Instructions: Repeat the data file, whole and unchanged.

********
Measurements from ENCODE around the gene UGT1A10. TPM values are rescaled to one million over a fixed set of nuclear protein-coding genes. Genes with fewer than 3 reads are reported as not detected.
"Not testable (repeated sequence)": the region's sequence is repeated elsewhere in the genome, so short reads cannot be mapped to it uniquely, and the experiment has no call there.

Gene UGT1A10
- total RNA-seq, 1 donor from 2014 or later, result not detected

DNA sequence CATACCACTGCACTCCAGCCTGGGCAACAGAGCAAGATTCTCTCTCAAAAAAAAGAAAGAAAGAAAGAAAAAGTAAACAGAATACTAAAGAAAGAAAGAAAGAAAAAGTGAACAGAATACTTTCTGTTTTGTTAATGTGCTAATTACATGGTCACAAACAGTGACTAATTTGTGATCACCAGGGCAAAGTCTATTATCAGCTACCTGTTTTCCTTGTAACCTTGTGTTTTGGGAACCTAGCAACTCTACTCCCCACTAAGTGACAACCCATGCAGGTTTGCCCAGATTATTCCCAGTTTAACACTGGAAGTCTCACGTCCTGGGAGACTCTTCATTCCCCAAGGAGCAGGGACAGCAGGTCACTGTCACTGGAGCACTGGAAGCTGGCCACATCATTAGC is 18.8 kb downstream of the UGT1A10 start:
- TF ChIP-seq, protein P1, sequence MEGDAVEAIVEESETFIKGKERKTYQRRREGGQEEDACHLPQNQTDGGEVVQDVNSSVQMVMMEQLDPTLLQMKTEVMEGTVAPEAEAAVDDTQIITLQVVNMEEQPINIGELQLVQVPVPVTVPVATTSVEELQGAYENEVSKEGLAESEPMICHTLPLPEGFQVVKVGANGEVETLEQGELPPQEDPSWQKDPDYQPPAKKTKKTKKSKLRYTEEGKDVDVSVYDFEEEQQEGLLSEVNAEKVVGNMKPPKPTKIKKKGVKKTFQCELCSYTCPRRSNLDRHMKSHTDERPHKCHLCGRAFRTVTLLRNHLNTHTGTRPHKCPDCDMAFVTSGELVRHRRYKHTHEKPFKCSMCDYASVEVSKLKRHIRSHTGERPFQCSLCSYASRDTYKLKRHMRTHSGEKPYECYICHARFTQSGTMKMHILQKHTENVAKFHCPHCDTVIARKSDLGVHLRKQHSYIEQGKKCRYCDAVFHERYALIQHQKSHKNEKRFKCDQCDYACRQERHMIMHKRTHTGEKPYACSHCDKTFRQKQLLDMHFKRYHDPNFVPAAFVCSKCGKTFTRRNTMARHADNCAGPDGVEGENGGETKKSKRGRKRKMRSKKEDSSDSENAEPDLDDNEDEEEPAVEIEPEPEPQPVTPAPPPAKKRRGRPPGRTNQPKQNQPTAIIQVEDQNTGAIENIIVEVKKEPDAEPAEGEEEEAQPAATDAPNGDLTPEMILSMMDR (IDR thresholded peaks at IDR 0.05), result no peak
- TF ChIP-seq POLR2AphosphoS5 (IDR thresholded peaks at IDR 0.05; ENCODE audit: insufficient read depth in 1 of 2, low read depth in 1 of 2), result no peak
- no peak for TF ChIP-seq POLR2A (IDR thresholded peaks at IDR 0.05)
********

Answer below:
Measurements from ENCODE around the gene UGT1A10. TPM values are rescaled to one million over a fixed set of nuclear protein-coding genes. Genes with fewer than 3 reads are reported as not detected.
"Not testable (repeated sequence)": the region's sequence is repeated elsewhere in the genome, so short reads cannot be mapped to it uniquely, and the experiment has no call there.

Gene UGT1A10
- total RNA-seq, 1 donor from 2014 or later, result not detected

DNA sequence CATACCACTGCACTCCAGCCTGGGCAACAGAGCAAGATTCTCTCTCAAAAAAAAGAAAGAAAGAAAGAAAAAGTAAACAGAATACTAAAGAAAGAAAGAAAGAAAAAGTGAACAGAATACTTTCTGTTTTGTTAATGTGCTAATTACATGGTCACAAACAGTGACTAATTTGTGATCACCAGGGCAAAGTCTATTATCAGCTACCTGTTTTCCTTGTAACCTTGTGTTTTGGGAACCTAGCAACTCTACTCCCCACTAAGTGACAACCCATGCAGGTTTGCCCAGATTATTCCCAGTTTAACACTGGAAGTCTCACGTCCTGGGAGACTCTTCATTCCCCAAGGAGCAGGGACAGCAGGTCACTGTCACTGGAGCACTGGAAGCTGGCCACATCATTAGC is 18.8 kb downstream of the UGT1A10 start:
- TF ChIP-seq, protein P1, sequence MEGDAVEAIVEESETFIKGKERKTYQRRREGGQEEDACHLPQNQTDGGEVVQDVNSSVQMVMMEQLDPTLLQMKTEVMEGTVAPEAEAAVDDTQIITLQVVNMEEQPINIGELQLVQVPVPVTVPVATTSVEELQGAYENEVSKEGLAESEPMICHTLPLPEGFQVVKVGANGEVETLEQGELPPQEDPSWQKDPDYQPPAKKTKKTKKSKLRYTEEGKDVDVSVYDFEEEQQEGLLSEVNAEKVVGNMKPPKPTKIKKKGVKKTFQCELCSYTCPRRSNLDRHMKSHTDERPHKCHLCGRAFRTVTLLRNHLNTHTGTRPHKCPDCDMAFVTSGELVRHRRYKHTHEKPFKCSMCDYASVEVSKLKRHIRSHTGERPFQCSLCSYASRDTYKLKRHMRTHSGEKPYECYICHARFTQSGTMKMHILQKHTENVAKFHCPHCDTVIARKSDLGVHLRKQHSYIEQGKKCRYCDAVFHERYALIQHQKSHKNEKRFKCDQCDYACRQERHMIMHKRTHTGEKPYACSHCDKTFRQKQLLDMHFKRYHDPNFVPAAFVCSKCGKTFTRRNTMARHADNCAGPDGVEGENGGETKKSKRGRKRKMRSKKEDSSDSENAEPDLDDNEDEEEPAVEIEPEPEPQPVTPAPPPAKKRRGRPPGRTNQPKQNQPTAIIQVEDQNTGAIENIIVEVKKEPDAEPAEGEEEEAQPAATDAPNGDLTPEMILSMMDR (IDR thresholded peaks at IDR 0.05), result no peak
- TF ChIP-seq POLR2AphosphoS5 (IDR thresholded peaks at IDR 0.05; ENCODE audit: insufficient read depth in 1 of 2, low read depth in 1 of 2), result no peak
- no peak for TF ChIP-seq POLR2A (IDR thresholded peaks at IDR 0.05)